About

Background


I have two Master of Science degrees in advanced practice nursing (ARNP-see below for definition). I earned my first degree from the Yale School of Nursing in 2002 in family practice. Following graduation I provided primary care to a broad spectrum of people from every walk of life and many different ethnic and social backgrounds. Although I also diagnosed and treated everyday medical concerns such as asthma, high blood pressure, injuries, infections, and diabetes, my primary focus was on helping those with mental health issues such as depression and anxiety, and those recovering from social traumas, such as the loss of a loved one or experiences of violence or neglect. Helping people recover from emotional issues became so much my focus that I decided to return to school for a second Master's degree and a PhD in Psychiatric Mental Health Advanced Practice Nursing.

I received my second Master of Science from the University of Washington in 2010. My PhD research focuses on how we as individuals, families, and communities heal from and are resilient to the effects of ongoing traumatic experiences.

Because my professional experience bridges primary care and mental health this helps me bring the mind and the body together as we work through the issues brought to the therapy sessions.

I have studied and practiced herbal and alternative/complementary medicine and though not an authority in all aspects of this varied field, I will use whatever knowledge I have in helping my clients make sense of the complex and often conflicting information surrounding these various approaches. I also have a Bachelor of Arts degree from the University of Washington in Spanish Language and Literature and am fluent in Spanish.

What is an ARNP? What do the other letters mean?
My full title, with all degrees and certifications, is Francine Buckner, BA, RN, ARNP, MSN, MS, FNP, PMHNP.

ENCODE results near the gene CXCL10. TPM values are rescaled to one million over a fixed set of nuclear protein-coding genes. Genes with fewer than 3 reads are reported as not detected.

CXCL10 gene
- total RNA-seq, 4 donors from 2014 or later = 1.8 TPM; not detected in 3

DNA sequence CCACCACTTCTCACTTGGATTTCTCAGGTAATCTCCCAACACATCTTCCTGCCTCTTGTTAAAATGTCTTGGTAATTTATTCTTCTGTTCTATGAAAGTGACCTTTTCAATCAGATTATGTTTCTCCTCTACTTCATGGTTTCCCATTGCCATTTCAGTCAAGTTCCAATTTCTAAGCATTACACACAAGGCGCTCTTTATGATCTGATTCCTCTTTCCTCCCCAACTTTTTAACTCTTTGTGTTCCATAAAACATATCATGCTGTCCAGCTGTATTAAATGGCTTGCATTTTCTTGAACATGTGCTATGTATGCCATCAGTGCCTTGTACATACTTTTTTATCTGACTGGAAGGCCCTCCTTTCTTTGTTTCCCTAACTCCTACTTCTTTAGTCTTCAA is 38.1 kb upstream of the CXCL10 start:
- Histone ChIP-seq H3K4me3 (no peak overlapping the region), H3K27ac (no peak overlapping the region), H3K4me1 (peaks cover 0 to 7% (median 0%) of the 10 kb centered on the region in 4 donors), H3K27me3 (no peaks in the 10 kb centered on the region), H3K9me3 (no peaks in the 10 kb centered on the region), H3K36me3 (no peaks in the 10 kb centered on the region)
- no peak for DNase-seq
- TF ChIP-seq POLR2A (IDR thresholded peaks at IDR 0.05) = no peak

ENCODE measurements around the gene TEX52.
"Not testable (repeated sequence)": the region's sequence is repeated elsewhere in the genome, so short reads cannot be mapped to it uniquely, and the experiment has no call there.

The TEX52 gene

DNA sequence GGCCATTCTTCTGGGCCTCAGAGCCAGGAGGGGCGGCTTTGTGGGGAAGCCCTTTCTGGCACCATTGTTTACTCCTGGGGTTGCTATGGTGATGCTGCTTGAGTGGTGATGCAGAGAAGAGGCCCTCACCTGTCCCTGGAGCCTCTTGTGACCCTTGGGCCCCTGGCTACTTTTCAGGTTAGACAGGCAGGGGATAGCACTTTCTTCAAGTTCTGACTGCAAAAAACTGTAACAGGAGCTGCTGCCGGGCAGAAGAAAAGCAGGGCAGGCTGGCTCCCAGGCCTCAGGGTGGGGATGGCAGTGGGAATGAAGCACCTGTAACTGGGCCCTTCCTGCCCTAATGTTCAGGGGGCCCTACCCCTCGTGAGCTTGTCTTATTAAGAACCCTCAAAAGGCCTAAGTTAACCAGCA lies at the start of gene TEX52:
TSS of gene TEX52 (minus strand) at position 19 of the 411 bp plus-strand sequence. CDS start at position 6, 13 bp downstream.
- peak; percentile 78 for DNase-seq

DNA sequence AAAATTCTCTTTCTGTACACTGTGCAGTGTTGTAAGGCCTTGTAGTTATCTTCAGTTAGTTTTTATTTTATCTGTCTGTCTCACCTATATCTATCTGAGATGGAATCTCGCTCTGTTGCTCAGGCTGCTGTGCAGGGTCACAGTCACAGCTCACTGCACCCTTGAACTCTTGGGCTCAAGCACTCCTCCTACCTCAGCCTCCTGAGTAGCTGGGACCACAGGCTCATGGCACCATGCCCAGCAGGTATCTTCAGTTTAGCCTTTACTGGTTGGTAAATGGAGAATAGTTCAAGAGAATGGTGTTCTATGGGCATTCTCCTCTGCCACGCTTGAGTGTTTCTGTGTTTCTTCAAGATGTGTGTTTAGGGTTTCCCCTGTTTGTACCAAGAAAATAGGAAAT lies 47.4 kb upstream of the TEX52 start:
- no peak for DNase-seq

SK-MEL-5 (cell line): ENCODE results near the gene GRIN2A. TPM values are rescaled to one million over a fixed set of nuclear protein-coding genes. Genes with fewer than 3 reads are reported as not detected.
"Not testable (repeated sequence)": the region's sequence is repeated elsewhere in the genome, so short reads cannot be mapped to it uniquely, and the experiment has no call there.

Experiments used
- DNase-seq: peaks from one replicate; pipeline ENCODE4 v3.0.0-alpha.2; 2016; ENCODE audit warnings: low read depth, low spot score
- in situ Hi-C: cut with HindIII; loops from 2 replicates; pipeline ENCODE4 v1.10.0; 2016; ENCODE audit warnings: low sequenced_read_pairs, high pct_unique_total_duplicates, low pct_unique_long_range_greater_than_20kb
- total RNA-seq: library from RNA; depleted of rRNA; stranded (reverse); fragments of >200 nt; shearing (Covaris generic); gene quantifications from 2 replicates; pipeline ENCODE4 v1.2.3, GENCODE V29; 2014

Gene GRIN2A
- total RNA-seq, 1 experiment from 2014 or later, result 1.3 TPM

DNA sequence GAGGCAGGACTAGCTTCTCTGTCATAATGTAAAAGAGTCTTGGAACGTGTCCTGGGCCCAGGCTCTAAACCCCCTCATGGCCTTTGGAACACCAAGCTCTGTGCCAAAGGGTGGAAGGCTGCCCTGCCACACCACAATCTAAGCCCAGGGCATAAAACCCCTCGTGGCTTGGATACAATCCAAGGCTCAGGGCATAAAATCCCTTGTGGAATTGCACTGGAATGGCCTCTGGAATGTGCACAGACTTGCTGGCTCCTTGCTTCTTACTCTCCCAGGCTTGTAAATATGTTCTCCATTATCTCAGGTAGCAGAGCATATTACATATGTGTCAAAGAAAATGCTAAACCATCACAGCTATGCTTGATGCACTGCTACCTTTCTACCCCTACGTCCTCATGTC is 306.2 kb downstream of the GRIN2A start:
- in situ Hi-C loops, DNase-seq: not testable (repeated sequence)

In Washington State an Advanced Registered Nurse Practitioner (ARNP) can diagnose mental health and medical issues and prescribe medicines for them, like a psychiatrist or medical doctor. The main difference is in our approach to the client. The approach from nursing emphasizes the unique individuality of each client and sees our therapeutic relationships to be based on an egalitarian sense of caring and respect. To become an ARNP, one first be a Registered Nurse as well, (RN).

We can also provide psychotherapy services, like a psychologist, psychiatrist, or counselor, and also bring the client-centered nursing perspective to this part of the process as well. We strive to meet the client "where they are at," we do not assume we know more about the client's situation than they do, and we believe that the client is doing the best they can with the tools they have at have at hand.

I am both a Family Nurse Practitioner, (FNP) and a Psychiatric Mental Health Nurse Practitioner, (PMHNP). This means that I have a Master's of Science degree (MS) and a Masters of Science in Nursing degree (MSN) in both family practice, which includes mental health issues in its scope of practice, and in mental health care specifically, giving me further training and specific expertise in this field.